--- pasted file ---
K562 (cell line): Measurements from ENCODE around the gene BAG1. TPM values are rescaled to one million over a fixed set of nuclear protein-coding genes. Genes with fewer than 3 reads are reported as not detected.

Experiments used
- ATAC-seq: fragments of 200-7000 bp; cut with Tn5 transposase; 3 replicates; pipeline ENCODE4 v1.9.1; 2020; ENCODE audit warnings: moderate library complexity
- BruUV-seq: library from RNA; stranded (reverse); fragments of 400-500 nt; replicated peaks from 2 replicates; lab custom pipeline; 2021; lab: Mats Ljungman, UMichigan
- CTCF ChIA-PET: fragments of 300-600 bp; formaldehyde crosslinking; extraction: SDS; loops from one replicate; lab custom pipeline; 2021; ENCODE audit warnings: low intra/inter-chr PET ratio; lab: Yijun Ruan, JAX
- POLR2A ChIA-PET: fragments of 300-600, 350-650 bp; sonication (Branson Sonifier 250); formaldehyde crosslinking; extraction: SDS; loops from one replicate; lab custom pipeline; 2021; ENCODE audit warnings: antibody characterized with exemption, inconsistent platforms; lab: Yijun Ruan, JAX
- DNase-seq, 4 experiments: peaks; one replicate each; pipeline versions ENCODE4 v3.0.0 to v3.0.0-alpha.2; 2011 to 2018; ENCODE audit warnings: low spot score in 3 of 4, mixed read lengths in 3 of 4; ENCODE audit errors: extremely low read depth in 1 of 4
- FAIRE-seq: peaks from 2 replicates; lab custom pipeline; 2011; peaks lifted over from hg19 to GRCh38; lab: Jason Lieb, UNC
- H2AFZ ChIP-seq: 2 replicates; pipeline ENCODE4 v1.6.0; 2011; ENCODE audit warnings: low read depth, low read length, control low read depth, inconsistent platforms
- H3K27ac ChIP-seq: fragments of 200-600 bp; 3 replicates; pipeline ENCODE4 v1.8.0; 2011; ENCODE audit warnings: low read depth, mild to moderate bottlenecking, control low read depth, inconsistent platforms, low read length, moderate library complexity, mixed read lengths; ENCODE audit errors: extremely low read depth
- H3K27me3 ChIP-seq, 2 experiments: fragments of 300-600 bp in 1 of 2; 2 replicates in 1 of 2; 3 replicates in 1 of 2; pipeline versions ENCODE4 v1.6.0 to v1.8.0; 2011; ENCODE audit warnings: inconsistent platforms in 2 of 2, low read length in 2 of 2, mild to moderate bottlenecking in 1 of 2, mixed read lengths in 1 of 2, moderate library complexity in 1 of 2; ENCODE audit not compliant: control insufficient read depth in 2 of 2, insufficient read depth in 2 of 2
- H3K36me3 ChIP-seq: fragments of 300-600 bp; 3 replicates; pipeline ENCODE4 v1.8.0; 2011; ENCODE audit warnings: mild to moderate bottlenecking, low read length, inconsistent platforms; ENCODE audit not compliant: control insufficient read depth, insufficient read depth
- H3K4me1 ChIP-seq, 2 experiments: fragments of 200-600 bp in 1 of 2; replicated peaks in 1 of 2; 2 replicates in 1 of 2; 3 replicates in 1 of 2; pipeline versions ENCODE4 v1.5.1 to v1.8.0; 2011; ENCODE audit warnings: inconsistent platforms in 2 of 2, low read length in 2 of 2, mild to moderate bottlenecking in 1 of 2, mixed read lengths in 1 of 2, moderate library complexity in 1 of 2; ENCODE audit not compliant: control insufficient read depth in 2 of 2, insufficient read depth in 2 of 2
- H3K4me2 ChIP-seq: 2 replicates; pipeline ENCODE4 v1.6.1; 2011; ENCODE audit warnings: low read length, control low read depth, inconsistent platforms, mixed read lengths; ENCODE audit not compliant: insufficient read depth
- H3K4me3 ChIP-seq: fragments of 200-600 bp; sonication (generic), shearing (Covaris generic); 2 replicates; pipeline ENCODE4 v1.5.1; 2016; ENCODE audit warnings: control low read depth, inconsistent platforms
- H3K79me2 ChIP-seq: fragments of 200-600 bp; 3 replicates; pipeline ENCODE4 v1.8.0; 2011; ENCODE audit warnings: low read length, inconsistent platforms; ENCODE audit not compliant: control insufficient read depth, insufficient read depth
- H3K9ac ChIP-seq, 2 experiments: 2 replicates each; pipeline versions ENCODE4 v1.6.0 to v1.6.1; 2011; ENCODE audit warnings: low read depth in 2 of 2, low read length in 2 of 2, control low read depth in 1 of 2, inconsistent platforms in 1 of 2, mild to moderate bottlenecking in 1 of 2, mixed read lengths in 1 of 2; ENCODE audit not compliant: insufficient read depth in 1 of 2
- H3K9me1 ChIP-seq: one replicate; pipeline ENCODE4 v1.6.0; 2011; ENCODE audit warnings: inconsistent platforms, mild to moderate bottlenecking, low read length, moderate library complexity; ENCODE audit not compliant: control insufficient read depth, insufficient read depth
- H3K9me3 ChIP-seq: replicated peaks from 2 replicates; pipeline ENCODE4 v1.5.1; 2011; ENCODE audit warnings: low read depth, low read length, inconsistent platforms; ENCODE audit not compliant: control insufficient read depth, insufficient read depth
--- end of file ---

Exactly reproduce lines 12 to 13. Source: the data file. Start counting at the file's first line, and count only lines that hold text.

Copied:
- H3K36me3 ChIP-seq: fragments of 300-600 bp; 3 replicates; pipeline ENCODE4 v1.8.0; 2011; ENCODE audit warnings: mild to moderate bottlenecking, low read length, inconsistent platforms; ENCODE audit not compliant: control insufficient read depth, insufficient read depth
- H3K4me1 ChIP-seq, 2 experiments: fragments of 200-600 bp in 1 of 2; replicated peaks in 1 of 2; 2 replicates in 1 of 2; 3 replicates in 1 of 2; pipeline versions ENCODE4 v1.5.1 to v1.8.0; 2011; ENCODE audit warnings: inconsistent platforms in 2 of 2, low read length in 2 of 2, mild to moderate bottlenecking in 1 of 2, mixed read lengths in 1 of 2, moderate library complexity in 1 of 2; ENCODE audit not compliant: control insufficient read depth in 2 of 2, insufficient read depth in 2 of 2